NTSB: Mismanaged approach, airspeed, misunderstanding of complex avionics led to Asiana flight 214 crash

WASHINGTON, 24 June 2014. National Transportation Safety Board (NTSB) officials in the U.S. have determined that Asiana Airlines flight 214 crashed when the airplane descended below the visual glidepath due to several factors, including: the flight crew's mismanagement of the approach and inadequate monitoring of airspeed, as well as autothrottle and autopilot flight director system complexities and the crew's misunderstanding of those systems.

Jun 24th, 2014
Asiana NTSB
Asiana NTSB

WASHINGTON, 24 June 2014. National Transportation Safety Board (NTSB) officials in the U.S. have determined that Asiana Airlines flight 214 crashed when the airplane descended below the visual glidepath due to several factors, including: the flight crew's mismanagement of the approach and inadequate monitoring of airspeed, as well as autothrottle and autopilot flight director system complexities and the crew's misunderstanding of those systems.

"In this accident, the flight crew over-relied on automated systems without fully understanding how they interacted," says NTSB Acting Chairman Christopher A. Hart. "Automation has made aviation safer. But even in highly automated aircraft, the human must be the boss."

On 6 July 2013 at roughly 11:28 a.m. (PDT), the Boeing 777 was on approach to runway 28L at San Francisco International Airport in San Francisco, Calif., when it struck the seawall at the end of the runway. Three of the 291 passengers died; 40 passengers, eight of the 12 flight attendants, and one of the four flight crewmembers received serious injuries. The other 248 passengers, four flight attendants, and three flight crewmembers received minor injuries or were not injured.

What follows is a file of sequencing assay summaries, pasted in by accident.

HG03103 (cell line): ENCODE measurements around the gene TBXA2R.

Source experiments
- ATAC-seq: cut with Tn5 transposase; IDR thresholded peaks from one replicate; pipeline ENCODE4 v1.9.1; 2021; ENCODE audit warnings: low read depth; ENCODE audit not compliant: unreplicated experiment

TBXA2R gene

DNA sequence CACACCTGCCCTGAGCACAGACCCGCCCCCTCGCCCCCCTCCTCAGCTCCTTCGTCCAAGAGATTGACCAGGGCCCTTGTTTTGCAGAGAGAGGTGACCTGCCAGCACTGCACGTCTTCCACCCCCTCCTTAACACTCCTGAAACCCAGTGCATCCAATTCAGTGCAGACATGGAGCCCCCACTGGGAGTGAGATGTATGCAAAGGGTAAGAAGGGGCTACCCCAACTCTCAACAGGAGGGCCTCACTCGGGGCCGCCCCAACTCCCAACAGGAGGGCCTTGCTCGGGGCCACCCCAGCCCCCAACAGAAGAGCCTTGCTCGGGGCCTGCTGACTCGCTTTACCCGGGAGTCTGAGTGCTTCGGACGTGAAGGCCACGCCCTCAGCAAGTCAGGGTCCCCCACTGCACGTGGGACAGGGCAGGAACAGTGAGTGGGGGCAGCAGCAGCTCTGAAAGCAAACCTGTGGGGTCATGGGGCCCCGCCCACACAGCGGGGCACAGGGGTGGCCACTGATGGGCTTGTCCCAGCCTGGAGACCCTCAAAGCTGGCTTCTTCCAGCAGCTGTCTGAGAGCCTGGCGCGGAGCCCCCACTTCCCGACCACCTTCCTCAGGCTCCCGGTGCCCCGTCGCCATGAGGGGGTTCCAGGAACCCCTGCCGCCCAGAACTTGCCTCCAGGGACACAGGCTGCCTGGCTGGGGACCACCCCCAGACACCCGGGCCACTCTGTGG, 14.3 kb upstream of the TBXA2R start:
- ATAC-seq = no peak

The impact forces and a postcrash fire destroyed the airplane.

The NTSB determined that the flight crew mismanaged the initial approach and that the airplane was well above the desired glidepath as it neared the runway. In response to the excessive altitude, the captain selected an inappropriate autopilot mode and took other actions that, unbeknownst to him, resulted in the autothrottle no longer controlling airspeed.

As the airplane descended below the desired glidepath, the crew did not notice the decreasing airspeed nor did they respond to the unstable approach. The flight crew began a go-around maneuver when the airplane was below 100 feet, but it was too late and the airplane struck the seawall.

"Today, good piloting includes being on the lookout for surprises in how the automation works, and taking control when needed," Hart adds. "Good design means not only maximizing reliability, but also minimizing surprises and uncertainties."

The NTSB made recommendations to the Federal Aviation Administration (FAA), Asiana Airlines, The Boeing Company, the Aircraft Rescue and Firefighting Working Group, and the City of San Francisco as a result of the accident investigation. These recommendations address the safety issues identified in the investigation, including the need for reinforced adherence to Asiana flight crew standard operating procedures, more opportunities for manual flying for Asiana pilots, a context-dependent low energy alerting system, and both certification design review and enhanced training on the Boeing 777 autoflight system. The recommendations also address the need for improved emergency communications, and staffing requirements and training for aircraft rescue and firefighting personnel.

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